If Peter Gutmann has such a big problem with mfpmp.exe and he doesn't want it consuming any CPU, the simplest solution is to NOT use Windows Media Player 11 in Windows Vista. All anyone needs to do is install the Swiss Army Knife of media playback pack called K-Lite Mega Pack (download) which includes Windows Media Player Classic. I consider K-Lite one of the essential add-ons for any Windows user so it's something you'll want anyways. If you hate DRM, you have a choice of not using it in Windows Vista because no one is forcing you to use WMP11 to play your content. The only reason you need WMP11 is if you choose to purchase DRM content and Windows Vista simply gives you the choice of using DRM or not. No extra resources have to be consumed and no content is blocked.

So based on dubious web forum "research", Gutmann concluded that Vista Content Protection is like a virus that consumes unnecessarily high CPU and memory resources. Believing that Vista supposedly consumes an extra 10 to 50 percent CPU utilization, Gutmann flew halfway around the world to Usenix Boston 2007 and told the audience that Vista content protection draws so much power that it causes global warming.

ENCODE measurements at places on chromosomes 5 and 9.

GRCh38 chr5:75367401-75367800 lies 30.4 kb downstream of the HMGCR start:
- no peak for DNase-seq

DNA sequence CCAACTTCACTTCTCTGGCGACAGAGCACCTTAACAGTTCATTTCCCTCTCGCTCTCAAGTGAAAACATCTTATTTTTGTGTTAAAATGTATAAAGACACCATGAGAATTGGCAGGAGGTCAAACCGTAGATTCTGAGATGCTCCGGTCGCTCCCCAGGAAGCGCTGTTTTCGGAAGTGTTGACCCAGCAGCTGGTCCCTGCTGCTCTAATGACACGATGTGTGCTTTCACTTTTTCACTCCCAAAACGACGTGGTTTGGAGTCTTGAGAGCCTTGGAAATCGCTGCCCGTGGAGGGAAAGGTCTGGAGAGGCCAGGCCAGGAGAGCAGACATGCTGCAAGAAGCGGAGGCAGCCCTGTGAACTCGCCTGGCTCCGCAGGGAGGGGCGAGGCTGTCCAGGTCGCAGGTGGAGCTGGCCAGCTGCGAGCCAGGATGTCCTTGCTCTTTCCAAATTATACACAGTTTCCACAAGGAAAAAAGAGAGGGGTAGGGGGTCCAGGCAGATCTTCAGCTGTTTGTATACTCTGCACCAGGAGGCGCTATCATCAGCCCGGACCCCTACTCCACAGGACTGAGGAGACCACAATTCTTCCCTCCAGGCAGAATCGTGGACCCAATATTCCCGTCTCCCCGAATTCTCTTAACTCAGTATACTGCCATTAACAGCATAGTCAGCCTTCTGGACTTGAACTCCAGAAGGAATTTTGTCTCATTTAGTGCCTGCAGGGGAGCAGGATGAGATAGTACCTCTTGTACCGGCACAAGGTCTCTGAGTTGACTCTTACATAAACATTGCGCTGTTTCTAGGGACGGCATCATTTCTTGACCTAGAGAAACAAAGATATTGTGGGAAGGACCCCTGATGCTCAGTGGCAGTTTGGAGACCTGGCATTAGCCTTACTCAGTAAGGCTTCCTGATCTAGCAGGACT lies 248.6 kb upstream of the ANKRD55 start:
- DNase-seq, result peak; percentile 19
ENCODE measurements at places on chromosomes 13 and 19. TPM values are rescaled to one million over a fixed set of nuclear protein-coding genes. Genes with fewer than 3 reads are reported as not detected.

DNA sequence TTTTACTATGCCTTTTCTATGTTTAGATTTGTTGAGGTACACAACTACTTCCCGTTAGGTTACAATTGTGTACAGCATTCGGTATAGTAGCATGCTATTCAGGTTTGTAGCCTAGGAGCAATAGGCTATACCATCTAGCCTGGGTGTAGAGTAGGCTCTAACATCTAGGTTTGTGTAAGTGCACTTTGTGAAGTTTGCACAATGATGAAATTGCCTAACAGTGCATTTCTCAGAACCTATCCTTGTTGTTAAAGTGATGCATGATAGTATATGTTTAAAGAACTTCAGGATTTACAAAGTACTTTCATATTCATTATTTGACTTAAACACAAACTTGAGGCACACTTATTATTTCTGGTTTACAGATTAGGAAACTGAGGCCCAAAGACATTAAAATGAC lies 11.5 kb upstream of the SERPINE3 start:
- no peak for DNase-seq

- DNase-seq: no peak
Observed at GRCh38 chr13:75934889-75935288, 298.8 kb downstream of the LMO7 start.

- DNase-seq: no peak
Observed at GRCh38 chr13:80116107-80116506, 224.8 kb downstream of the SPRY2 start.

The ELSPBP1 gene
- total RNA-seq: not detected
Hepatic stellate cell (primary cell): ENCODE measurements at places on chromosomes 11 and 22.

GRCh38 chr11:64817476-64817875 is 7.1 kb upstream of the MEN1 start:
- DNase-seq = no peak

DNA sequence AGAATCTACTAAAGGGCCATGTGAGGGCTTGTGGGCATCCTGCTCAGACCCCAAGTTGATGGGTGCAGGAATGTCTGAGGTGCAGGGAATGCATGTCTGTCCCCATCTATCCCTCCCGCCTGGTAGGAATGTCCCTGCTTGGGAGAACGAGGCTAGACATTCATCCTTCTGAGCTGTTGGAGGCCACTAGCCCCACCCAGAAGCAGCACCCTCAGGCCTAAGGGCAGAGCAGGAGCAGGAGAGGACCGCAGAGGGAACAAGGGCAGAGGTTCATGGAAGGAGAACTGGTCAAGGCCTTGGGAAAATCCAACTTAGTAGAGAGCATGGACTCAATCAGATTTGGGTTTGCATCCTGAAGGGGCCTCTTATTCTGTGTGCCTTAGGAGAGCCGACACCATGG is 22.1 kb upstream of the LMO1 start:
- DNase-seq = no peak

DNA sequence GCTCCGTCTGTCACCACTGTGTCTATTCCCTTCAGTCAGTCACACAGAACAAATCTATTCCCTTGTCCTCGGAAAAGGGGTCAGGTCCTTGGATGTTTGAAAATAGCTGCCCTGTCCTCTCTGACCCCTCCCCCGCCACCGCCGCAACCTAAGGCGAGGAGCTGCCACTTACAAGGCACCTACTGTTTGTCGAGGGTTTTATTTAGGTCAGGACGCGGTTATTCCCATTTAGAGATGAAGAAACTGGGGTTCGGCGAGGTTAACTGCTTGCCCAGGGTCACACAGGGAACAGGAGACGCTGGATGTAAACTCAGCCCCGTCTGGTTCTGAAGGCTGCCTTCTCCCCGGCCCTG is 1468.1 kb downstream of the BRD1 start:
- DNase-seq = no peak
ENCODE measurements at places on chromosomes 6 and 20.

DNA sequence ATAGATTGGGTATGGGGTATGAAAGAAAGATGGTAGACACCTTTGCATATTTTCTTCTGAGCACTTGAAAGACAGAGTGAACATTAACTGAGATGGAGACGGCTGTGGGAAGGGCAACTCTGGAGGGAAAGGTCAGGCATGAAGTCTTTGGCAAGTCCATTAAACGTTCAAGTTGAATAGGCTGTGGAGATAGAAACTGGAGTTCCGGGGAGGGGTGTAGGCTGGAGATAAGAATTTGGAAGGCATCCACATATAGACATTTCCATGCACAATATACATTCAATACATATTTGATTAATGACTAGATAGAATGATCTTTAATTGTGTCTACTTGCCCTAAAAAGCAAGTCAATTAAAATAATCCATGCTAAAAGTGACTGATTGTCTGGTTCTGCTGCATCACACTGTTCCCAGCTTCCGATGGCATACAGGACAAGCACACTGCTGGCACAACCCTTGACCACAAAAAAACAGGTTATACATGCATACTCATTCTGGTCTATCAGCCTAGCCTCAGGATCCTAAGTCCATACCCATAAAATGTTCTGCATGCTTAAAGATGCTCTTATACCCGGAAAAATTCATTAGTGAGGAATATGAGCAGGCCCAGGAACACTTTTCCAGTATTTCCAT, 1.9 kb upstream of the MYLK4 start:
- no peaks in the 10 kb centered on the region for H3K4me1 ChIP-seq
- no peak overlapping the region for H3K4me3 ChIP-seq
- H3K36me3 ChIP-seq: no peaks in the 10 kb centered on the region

Last month I debunked Gutmann's claims that encryption for HDCP causes a significant rise in power consumption and now I've debunked Gutmann's assertions that the Media Foundation Protected Pipeline consumes excessive CPU and blocks users from premium content. At this point in time Peter Gutmann needs to explain himself and backup his wild assertions with actual research data or withdraw his paper.